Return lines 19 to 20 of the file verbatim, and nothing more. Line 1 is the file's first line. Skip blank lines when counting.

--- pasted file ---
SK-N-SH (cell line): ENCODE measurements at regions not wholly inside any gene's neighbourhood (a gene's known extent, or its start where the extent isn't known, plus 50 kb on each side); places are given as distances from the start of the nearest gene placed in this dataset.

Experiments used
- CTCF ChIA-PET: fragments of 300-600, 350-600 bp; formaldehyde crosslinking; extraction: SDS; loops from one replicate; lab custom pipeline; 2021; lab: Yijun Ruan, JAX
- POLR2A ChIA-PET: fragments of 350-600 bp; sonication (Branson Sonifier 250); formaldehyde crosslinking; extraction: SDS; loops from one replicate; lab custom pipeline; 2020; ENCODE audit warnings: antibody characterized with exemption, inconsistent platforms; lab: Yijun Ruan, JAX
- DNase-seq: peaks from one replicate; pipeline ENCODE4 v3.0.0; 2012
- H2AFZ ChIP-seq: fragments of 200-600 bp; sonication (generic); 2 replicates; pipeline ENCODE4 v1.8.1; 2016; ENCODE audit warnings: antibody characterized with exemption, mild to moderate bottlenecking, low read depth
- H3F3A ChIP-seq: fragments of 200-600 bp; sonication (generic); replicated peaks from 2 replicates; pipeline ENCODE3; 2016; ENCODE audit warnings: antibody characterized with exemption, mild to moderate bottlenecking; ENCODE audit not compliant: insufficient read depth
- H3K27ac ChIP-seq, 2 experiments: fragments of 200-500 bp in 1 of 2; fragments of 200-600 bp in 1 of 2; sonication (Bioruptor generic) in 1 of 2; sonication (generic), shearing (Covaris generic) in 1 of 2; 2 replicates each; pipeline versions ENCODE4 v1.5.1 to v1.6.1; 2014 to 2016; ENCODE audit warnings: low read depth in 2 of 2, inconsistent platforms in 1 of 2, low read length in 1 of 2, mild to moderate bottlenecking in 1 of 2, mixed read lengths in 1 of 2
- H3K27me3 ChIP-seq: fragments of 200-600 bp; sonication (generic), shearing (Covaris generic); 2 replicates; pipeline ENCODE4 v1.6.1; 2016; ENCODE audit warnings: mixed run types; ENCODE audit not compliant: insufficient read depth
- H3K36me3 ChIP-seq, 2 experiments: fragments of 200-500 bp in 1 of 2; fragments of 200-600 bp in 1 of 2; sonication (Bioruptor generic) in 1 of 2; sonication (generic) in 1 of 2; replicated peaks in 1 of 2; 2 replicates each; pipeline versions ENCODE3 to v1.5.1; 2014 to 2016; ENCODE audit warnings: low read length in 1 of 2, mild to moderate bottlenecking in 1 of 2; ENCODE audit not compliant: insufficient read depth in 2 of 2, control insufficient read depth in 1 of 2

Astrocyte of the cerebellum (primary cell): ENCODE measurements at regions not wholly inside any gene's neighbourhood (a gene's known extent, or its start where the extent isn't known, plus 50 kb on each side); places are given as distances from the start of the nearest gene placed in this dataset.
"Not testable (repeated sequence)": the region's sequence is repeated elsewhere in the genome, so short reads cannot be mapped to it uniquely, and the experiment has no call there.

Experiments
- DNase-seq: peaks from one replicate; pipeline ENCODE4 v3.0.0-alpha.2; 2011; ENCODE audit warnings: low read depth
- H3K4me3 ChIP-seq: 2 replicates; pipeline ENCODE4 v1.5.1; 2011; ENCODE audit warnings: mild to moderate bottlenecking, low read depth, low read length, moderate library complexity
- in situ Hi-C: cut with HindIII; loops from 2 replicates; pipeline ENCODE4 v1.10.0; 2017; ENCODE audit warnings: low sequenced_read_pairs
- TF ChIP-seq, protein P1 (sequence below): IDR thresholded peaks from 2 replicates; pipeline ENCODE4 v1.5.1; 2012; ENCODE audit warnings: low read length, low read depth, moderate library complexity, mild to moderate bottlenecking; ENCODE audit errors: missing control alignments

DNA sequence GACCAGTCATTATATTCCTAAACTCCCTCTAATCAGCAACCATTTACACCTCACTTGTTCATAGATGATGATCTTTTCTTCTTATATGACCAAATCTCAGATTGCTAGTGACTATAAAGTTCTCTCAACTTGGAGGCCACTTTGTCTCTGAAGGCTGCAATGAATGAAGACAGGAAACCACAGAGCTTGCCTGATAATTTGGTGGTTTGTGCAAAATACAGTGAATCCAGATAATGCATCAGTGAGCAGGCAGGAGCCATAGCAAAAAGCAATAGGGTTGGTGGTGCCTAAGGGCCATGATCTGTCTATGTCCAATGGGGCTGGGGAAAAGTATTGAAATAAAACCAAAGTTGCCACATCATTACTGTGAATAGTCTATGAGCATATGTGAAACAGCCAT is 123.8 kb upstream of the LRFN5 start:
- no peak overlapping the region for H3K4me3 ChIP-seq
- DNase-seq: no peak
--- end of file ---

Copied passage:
- no peak overlapping the region for H3K4me3 ChIP-seq
- DNase-seq: no peak